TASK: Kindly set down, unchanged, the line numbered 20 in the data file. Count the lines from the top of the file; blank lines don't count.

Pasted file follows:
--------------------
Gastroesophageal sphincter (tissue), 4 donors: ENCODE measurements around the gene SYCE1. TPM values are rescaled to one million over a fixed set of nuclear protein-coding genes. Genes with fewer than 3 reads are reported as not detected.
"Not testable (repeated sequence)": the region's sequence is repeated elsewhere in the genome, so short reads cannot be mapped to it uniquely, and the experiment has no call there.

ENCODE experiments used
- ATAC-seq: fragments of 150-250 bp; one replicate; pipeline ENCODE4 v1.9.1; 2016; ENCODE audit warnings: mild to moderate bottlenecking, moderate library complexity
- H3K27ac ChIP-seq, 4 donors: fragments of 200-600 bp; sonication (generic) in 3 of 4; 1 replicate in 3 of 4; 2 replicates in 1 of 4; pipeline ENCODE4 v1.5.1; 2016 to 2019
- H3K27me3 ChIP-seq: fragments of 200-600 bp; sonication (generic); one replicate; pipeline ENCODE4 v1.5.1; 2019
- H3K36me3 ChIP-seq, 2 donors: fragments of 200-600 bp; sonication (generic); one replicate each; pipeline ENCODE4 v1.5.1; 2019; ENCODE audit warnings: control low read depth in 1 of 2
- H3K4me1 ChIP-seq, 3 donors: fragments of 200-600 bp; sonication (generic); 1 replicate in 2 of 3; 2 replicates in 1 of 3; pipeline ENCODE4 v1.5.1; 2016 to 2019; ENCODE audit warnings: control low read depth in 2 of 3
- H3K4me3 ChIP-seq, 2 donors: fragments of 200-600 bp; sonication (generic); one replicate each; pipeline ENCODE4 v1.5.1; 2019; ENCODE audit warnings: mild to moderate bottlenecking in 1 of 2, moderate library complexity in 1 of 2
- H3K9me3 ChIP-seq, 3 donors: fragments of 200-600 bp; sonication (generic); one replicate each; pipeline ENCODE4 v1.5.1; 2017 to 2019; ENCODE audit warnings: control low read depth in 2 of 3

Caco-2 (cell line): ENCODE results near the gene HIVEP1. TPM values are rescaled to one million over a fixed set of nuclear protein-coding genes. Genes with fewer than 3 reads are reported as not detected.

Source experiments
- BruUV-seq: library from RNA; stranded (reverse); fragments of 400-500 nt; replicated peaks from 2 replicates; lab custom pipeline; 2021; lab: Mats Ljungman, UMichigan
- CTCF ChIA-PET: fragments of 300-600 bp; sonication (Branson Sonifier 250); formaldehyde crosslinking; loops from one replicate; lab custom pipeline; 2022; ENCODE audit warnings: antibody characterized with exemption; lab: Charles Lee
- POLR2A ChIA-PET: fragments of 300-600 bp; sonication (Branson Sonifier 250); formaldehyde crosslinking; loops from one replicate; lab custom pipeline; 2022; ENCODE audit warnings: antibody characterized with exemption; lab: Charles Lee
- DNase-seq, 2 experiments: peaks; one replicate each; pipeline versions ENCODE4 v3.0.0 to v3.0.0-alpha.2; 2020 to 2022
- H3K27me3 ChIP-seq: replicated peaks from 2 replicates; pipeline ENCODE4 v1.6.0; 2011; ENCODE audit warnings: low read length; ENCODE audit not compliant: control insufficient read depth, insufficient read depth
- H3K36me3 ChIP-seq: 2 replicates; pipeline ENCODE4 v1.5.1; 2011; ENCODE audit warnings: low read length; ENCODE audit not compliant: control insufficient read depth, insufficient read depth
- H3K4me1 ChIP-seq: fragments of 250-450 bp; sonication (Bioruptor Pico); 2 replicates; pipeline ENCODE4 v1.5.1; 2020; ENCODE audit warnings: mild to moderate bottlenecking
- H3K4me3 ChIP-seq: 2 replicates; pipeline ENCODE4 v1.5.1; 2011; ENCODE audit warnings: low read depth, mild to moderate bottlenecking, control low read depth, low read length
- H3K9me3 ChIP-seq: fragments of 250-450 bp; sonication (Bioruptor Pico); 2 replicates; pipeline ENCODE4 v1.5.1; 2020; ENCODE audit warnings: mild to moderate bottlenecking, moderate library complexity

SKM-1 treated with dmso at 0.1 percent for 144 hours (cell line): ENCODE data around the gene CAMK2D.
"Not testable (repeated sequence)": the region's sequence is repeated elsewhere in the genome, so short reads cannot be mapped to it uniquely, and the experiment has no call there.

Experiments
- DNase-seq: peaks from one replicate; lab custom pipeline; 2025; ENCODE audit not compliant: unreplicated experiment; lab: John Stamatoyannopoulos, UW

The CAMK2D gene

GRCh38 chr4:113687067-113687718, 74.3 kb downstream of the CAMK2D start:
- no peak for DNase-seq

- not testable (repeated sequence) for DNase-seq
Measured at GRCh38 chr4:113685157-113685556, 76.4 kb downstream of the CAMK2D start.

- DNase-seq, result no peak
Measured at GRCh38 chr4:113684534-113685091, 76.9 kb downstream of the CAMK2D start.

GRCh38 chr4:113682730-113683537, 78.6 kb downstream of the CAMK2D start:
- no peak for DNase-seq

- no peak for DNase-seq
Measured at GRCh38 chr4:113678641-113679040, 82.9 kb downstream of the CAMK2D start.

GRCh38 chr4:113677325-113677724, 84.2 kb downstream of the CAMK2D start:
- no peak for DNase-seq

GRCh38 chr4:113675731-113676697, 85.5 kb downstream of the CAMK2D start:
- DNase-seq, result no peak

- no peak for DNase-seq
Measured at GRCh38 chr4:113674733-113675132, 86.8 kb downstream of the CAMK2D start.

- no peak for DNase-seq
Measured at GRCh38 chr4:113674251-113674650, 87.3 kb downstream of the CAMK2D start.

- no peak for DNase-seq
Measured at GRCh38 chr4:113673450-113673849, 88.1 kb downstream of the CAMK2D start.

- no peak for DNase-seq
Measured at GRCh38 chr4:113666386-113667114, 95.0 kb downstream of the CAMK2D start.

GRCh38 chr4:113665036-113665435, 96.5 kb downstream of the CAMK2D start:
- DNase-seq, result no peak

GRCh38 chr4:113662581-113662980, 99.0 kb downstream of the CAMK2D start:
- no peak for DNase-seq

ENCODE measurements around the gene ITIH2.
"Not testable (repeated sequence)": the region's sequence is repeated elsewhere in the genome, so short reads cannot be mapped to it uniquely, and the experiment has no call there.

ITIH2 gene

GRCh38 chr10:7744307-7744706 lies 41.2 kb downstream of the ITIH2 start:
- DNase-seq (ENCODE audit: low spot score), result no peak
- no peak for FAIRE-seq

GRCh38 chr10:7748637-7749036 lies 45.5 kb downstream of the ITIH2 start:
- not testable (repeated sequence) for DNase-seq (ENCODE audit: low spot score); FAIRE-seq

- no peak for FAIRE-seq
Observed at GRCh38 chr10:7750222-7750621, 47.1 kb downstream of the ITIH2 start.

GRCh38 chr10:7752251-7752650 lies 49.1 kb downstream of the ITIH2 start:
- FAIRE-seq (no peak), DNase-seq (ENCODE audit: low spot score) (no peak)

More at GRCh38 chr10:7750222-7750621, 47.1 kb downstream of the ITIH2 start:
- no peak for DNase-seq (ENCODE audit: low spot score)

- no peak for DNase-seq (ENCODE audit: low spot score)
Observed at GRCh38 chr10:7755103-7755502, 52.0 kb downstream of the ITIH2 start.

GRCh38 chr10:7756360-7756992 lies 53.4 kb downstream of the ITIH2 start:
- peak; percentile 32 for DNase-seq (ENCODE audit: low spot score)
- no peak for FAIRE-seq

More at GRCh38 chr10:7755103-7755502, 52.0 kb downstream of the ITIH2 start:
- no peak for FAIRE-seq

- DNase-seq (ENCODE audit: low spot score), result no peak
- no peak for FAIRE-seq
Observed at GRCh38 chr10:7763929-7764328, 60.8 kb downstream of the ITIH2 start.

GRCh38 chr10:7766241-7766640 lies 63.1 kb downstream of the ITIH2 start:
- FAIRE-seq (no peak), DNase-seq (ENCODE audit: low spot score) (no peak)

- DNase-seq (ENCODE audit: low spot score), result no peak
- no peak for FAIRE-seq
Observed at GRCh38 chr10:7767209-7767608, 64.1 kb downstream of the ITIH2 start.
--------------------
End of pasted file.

- H3K4me3 ChIP-seq: 2 replicates; pipeline ENCODE4 v1.5.1; 2011; ENCODE audit warnings: low read depth, mild to moderate bottlenecking, control low read depth, low read length